can't be an excuse for inaction. Surely we can do better than this?


It has been tried before, after the assassinations of President Kennedy,


Martin Luther King, and Robert Kennedy, the 1968 Begun Control Act,


crew the right to own a gun from certain catagories of criminals,


including drug addictss and those with severe mental disorders. Then


there was the Brady Act, named after the former assistant to


Ronald Regan, shot in an assassination ateplt tempt. It


requires background checks -- attempt. It requires background


checks, flagging up those with a criminal record or history of


mental health problems. President Clinton also pushed a ban on


assault weapons through Congress in 194. But that law was allowed to


lapse a decade later. There are now calls to reinTate it T It is time


to pass an enforcable and effective assault weapons ban, one that isn't


riddled with loopholes and easy evasion. A previous ban expired in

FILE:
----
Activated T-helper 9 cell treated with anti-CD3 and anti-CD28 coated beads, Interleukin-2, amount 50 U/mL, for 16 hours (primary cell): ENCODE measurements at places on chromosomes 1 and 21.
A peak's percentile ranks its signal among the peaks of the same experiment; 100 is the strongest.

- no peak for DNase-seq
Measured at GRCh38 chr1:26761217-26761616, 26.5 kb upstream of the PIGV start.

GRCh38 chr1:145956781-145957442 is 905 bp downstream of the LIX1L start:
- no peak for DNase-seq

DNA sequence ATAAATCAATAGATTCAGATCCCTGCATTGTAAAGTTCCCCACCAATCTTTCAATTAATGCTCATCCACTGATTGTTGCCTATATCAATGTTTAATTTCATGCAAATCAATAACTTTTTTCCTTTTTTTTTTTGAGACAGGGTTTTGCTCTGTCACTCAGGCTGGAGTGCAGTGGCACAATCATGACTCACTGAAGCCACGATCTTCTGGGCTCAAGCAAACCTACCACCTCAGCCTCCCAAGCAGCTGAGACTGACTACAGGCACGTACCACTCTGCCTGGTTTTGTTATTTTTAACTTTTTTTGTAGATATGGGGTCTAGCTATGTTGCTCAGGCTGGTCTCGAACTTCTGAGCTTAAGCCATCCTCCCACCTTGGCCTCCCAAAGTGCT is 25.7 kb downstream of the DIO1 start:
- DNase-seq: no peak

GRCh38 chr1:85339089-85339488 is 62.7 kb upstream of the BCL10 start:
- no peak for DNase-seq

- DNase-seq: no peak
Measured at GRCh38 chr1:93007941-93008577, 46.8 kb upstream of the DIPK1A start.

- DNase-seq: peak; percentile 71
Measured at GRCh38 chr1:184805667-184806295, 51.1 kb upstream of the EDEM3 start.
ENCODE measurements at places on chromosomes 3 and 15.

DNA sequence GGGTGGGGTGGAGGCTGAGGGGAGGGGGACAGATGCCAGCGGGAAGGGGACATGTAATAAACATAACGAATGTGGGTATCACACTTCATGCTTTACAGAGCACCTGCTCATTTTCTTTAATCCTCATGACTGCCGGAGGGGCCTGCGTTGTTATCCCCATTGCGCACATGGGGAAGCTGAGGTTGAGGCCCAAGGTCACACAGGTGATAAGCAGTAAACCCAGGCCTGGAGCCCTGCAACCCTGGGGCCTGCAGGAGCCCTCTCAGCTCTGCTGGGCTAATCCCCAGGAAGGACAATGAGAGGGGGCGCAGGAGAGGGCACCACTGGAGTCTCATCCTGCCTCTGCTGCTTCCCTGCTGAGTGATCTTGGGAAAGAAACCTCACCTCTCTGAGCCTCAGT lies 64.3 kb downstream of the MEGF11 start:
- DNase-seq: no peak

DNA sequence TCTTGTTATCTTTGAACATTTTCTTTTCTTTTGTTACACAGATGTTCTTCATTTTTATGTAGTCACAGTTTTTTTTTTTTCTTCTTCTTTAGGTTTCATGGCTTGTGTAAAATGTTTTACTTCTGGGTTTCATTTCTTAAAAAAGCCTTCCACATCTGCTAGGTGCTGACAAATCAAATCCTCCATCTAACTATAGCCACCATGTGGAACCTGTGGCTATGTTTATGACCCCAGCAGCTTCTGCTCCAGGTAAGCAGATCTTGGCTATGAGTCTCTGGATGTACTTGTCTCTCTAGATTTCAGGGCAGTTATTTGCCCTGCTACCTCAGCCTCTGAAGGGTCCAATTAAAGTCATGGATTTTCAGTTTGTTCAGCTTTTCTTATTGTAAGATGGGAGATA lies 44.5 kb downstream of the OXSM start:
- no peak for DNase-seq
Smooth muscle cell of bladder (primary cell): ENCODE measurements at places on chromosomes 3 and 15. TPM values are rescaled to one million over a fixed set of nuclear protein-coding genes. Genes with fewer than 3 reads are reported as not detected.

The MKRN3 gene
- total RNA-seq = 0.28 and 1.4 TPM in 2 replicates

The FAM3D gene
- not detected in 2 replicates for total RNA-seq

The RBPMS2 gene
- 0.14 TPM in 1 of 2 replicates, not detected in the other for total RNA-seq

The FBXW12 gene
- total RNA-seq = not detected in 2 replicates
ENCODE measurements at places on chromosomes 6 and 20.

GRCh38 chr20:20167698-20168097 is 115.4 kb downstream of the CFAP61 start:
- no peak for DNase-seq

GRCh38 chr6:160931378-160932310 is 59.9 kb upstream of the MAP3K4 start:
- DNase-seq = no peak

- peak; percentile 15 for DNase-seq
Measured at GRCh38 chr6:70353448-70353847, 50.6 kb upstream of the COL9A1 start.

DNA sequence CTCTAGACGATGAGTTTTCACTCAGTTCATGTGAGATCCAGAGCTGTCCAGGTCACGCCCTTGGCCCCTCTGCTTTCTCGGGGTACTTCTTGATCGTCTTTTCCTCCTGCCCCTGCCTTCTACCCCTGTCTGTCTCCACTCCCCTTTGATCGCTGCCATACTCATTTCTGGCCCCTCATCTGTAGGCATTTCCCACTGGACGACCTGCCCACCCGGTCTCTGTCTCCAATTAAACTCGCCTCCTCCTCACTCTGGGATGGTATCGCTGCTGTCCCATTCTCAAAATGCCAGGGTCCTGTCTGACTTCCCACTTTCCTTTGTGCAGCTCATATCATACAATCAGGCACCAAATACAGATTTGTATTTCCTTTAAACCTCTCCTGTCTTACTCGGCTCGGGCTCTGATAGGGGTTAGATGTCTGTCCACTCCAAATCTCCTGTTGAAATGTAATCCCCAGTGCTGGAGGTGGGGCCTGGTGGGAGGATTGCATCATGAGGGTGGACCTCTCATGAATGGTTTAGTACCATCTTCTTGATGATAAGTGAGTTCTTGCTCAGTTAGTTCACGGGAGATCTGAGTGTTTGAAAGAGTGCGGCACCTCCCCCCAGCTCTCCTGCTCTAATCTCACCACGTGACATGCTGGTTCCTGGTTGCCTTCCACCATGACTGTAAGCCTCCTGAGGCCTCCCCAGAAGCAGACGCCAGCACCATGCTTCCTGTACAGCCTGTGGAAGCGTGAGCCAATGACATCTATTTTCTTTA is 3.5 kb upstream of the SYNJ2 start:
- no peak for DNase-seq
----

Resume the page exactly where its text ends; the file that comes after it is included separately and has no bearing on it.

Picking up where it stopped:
2004, and even though President Bush supported reinstating it,


Congress never acted, that must change. Congress should also ban


the high-capacity magazines that have been used again and again in


these mass shootings. A senator has now promised to


introduce the necessary legislation next year. But in Newtown, it is


too late. We have the author of More Guns


Less Crime, and believes areas that have experienced increased gun


ownership have seen a drop in crime. He joins us from fill Delphiia.


Do you think guns are good for America? I think guns make it


easier for bad things to happen, but they also make it easier for


people to defend themselves, and prevent bad things from happening.


On that, more lives are saved as a result of people owning guns. You


see this around the world. Every place around the world that we have


crime data before and after a ban, shows that when you have a ban,


murder rates go up by at least a little bit, and they often go up by